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Food Safety: How to prevent food borne illnesses?

Updated: Feb 27, 2022

Food borne illness (sometimes called food poisoning or food borne infection) is quite common and costly. You can get food poisoning after eating foods that are contaminated with germs or other toxic substances.

Some foods are more associated with food poisoning than others. The most common foods that cause food poisoning include raw meats (such as chicken, beef, pork, turkey), seafood, especially shellfish, dairy (and products made from it), and fruits and vegetables.

Handling meat properly is key in protecting against viruses such as Salmonella and E. Coli. You should not wash meat, although recipes may call for this. Washing meat does not get rid of any bacteria; instead, it may spread to countertops, utensils, or other food items, which can cross contaminate other things in your kitchen. When cooking meat, use a cooking thermometer to check if it is done or not. Despite myths, you can NOT check if meat is done just by looking at the color or its juices.

Although this is not as common as food poisoning in raw meat, dangerous bacteria can survive in fresh produce such as fruits and vegetables. The safest way to consume produce is by, of course, cooking it. If you really don't want to heat it up at all, washing it under hot water for at least 20 seconds is the next best way to go. Never, under any circumstances, eat unwashed raw produce.

Four Steps to Food Safety - Clean, Separate, Cook, Chill:

Did you know bacteria can spread rapidly if it is left at room temperature for longer than 1 hour? Here are some steps to properly prepare food to keep you and your loved ones safe:

1. Clean: Make sure you wash your hands for at least 20 seconds with soap and water before, during, and after preparing food and before eating. Germs that cause food poisoning can survive in many places and spread around your kitchen so it's important to also wash your utensils, cutting boards, and countertops with hot, soapy water.

2. Separate: Don’t cross-contaminate. By that, I mean that raw meat and seafood can spread germs to ready to eat food, unless you keep them separate. Use separate cutting boards and plates for raw meats and seafood and separate them in the refrigerator. When shopping, keep meat and seafood away from fresh produce, as food from other animals are most likely to carry bad bacteria.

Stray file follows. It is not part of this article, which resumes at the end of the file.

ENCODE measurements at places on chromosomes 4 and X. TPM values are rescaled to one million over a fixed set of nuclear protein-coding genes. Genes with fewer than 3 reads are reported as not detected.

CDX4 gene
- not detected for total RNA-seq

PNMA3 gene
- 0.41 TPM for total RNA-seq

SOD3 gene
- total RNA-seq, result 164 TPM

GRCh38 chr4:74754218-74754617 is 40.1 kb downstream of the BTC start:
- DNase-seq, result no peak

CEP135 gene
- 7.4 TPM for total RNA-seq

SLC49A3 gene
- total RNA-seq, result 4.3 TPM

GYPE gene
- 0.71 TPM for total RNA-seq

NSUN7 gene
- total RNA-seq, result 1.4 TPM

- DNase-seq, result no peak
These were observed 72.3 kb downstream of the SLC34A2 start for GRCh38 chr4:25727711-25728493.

3. Cook (to the right temperature):

Food is safely cooked when the internal temperature gets high enough to kill germs that can make you sick and the only way to see if it is thoroughly cooked is with a food thermometer. It is almost impossible to tell if food is safely cooked just by checking its color and texture.

Most meats need to cook until it reaches at least 160 degrees (Fahrenheit).

4. Chill: Refrigerate promptly.

Bacteria can multiply rapidly if left at room temperature for more than 1 hour. Keep your refrigerator at 40 degrees (Fahrenheit) or below and don't let it stay out for more than 1 hour. Thaw frozen food safely in the refrigerator or in cold water. Never thaw foods on the counter because bacteria can multiply quickly in parts of the food that reach room temperature.

Advancing Technology to Find Outbreaks:

Whole Genome Sequencing (WGS) is a too used to generate a DNA fingerprint. CDC (Centers for Disease Control and Prevention) scientists and partners use WGS data to determine if certain types of bacteria have similar DNA fingerprints which could mean they came from the same food or same processing facility. When scientists detect a cluster of illnesses caused by the same bacteria, people can then investigate more to determine if they came from the same food. As you can see, WGS provides more detailed genetic information than previous methods and it helps CDC detect and solve more outbreaks while they are still small, and with precision. It can also link ill patients to likely sources of infection faster and more accurately.

BONUS - The background behind bottled water:

Is bottled water bad for you? Well, bottled water can contain a serious bacteria called Cryptosporidium, and although it is rare, it is known to happen. Before drinking bottled water, it is important for you to find out if it has been manufactured correctly and was properly treated with no contamination. Contaminated bottled water can harm your health, including causing gastrointestinal illness and neurological disorders. Infants, young children, pregnant women, the elderly, and people with weakened immune systems may be more likely to get sick from contaminated bottled water.



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